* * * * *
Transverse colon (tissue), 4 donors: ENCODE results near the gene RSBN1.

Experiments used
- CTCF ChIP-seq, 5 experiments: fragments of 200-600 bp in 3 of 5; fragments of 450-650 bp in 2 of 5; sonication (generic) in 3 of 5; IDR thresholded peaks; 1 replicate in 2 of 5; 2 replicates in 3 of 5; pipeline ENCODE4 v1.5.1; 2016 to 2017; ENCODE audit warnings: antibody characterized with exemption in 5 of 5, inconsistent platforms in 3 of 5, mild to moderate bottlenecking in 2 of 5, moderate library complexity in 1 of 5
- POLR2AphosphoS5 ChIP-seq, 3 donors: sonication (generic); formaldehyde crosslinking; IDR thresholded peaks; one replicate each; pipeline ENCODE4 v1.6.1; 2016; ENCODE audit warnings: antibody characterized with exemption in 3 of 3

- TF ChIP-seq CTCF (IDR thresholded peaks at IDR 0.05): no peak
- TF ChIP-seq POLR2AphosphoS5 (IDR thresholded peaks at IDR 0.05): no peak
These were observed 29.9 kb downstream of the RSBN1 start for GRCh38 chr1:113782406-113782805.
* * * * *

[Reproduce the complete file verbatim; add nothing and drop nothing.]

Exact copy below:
Transverse colon (tissue), 4 donors: ENCODE results near the gene RSBN1.

Experiments used
- CTCF ChIP-seq, 5 experiments: fragments of 200-600 bp in 3 of 5; fragments of 450-650 bp in 2 of 5; sonication (generic) in 3 of 5; IDR thresholded peaks; 1 replicate in 2 of 5; 2 replicates in 3 of 5; pipeline ENCODE4 v1.5.1; 2016 to 2017; ENCODE audit warnings: antibody characterized with exemption in 5 of 5, inconsistent platforms in 3 of 5, mild to moderate bottlenecking in 2 of 5, moderate library complexity in 1 of 5
- POLR2AphosphoS5 ChIP-seq, 3 donors: sonication (generic); formaldehyde crosslinking; IDR thresholded peaks; one replicate each; pipeline ENCODE4 v1.6.1; 2016; ENCODE audit warnings: antibody characterized with exemption in 3 of 3

- TF ChIP-seq CTCF (IDR thresholded peaks at IDR 0.05): no peak
- TF ChIP-seq POLR2AphosphoS5 (IDR thresholded peaks at IDR 0.05): no peak
These were observed 29.9 kb downstream of the RSBN1 start for GRCh38 chr1:113782406-113782805.